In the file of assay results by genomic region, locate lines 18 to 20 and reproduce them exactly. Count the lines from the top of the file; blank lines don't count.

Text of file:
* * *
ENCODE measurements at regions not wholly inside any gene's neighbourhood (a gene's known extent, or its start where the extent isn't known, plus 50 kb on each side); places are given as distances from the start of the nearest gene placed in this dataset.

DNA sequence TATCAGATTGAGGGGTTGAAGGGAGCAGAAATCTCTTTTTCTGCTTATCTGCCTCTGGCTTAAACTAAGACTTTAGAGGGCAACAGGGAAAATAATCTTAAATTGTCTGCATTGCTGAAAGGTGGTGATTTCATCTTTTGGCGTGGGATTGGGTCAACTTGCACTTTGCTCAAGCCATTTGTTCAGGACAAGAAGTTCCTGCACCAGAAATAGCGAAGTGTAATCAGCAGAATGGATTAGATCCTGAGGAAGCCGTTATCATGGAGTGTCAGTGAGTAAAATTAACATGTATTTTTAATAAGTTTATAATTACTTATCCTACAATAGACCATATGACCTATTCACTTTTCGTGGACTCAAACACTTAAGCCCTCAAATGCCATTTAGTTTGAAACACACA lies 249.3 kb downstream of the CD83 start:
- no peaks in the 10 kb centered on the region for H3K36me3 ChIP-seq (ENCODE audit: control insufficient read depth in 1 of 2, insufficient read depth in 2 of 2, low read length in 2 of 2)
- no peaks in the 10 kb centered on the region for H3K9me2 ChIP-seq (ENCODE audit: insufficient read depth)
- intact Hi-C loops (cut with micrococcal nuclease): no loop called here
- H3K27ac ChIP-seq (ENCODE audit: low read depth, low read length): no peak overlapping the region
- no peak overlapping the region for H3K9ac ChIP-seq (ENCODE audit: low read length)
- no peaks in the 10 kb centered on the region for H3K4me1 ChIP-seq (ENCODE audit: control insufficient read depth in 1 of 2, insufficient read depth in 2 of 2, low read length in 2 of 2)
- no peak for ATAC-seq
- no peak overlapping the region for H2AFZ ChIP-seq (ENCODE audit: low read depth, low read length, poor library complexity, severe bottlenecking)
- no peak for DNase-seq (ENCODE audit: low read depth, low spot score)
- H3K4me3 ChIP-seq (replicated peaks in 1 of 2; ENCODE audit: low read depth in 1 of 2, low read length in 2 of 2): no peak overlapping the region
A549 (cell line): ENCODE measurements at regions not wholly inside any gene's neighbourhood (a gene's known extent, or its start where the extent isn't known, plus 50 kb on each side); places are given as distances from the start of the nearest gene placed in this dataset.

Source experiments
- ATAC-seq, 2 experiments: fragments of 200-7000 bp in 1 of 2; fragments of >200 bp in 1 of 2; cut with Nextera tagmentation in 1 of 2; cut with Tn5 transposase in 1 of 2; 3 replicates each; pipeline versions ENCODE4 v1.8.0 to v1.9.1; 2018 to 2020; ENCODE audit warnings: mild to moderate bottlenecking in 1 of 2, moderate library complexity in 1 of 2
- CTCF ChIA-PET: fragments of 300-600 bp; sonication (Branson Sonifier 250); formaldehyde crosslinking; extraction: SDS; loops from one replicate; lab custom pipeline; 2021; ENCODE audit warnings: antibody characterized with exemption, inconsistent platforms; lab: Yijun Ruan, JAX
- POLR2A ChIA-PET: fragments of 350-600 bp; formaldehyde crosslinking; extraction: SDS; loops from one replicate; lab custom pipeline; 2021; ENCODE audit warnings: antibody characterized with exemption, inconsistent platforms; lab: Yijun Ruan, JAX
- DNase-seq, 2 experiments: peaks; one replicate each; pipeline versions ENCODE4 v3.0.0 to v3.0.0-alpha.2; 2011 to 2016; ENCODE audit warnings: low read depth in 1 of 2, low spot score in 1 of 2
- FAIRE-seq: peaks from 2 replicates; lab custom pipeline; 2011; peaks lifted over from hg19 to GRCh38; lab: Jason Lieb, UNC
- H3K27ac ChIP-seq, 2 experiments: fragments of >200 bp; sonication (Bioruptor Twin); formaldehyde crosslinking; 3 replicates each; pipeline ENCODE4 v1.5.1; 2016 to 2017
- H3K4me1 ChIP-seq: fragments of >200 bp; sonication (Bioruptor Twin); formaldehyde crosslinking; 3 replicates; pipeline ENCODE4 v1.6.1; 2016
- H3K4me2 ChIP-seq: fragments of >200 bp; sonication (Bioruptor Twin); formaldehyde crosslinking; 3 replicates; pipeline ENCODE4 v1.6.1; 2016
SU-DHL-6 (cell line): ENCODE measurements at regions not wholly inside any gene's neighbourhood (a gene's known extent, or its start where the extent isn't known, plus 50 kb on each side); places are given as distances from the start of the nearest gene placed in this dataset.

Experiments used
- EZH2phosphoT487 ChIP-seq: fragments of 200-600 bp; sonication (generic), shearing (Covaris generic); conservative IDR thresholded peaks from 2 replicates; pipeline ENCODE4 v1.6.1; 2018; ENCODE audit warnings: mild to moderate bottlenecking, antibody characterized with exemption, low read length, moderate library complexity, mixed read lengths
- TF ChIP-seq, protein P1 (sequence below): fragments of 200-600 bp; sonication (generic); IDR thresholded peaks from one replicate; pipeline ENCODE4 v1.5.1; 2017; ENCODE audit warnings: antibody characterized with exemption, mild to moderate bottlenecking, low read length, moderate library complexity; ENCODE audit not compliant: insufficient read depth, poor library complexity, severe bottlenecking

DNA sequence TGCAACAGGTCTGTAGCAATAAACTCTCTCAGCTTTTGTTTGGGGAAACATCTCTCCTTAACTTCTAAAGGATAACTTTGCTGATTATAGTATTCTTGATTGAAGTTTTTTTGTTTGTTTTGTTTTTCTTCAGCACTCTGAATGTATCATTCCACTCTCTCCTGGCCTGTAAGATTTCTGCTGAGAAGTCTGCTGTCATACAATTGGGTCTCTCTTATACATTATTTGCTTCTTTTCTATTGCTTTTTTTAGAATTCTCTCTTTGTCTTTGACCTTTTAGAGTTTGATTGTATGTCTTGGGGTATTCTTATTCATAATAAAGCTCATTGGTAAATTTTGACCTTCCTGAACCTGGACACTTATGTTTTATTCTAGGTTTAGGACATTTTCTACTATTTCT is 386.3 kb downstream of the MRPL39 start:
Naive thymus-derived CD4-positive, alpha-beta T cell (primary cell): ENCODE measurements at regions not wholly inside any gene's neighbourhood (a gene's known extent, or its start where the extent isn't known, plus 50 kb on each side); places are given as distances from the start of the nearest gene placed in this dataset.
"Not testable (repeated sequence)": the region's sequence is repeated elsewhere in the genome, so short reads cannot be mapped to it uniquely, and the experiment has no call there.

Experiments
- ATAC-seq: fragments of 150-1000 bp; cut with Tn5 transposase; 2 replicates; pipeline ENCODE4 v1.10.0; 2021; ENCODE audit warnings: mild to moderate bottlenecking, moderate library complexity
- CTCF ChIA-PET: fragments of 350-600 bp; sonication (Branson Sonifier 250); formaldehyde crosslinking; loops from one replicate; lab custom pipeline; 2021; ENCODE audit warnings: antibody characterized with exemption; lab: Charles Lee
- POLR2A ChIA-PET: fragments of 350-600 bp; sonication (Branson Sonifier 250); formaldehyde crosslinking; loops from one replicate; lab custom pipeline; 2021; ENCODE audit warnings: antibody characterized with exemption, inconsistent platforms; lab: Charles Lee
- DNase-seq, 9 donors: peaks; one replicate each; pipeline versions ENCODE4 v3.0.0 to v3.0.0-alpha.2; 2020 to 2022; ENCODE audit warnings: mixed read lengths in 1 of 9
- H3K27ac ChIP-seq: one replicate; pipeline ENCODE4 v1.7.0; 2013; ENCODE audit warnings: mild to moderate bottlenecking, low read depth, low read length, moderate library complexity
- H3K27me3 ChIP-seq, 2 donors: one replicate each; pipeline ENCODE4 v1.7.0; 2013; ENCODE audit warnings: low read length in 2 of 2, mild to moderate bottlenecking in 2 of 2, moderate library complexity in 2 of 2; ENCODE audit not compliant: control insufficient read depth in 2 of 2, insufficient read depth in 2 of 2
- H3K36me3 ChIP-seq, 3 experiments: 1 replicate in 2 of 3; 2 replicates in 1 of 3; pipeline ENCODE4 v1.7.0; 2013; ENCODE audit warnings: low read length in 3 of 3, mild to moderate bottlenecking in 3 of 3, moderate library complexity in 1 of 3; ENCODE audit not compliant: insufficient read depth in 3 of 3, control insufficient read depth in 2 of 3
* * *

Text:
- DNase-seq, 2 experiments: peaks; one replicate each; pipeline versions ENCODE4 v3.0.0 to v3.0.0-alpha.2; 2011 to 2016; ENCODE audit warnings: low read depth in 1 of 2, low spot score in 1 of 2
- FAIRE-seq: peaks from 2 replicates; lab custom pipeline; 2011; peaks lifted over from hg19 to GRCh38; lab: Jason Lieb, UNC
- H3K27ac ChIP-seq, 2 experiments: fragments of >200 bp; sonication (Bioruptor Twin); formaldehyde crosslinking; 3 replicates each; pipeline ENCODE4 v1.5.1; 2016 to 2017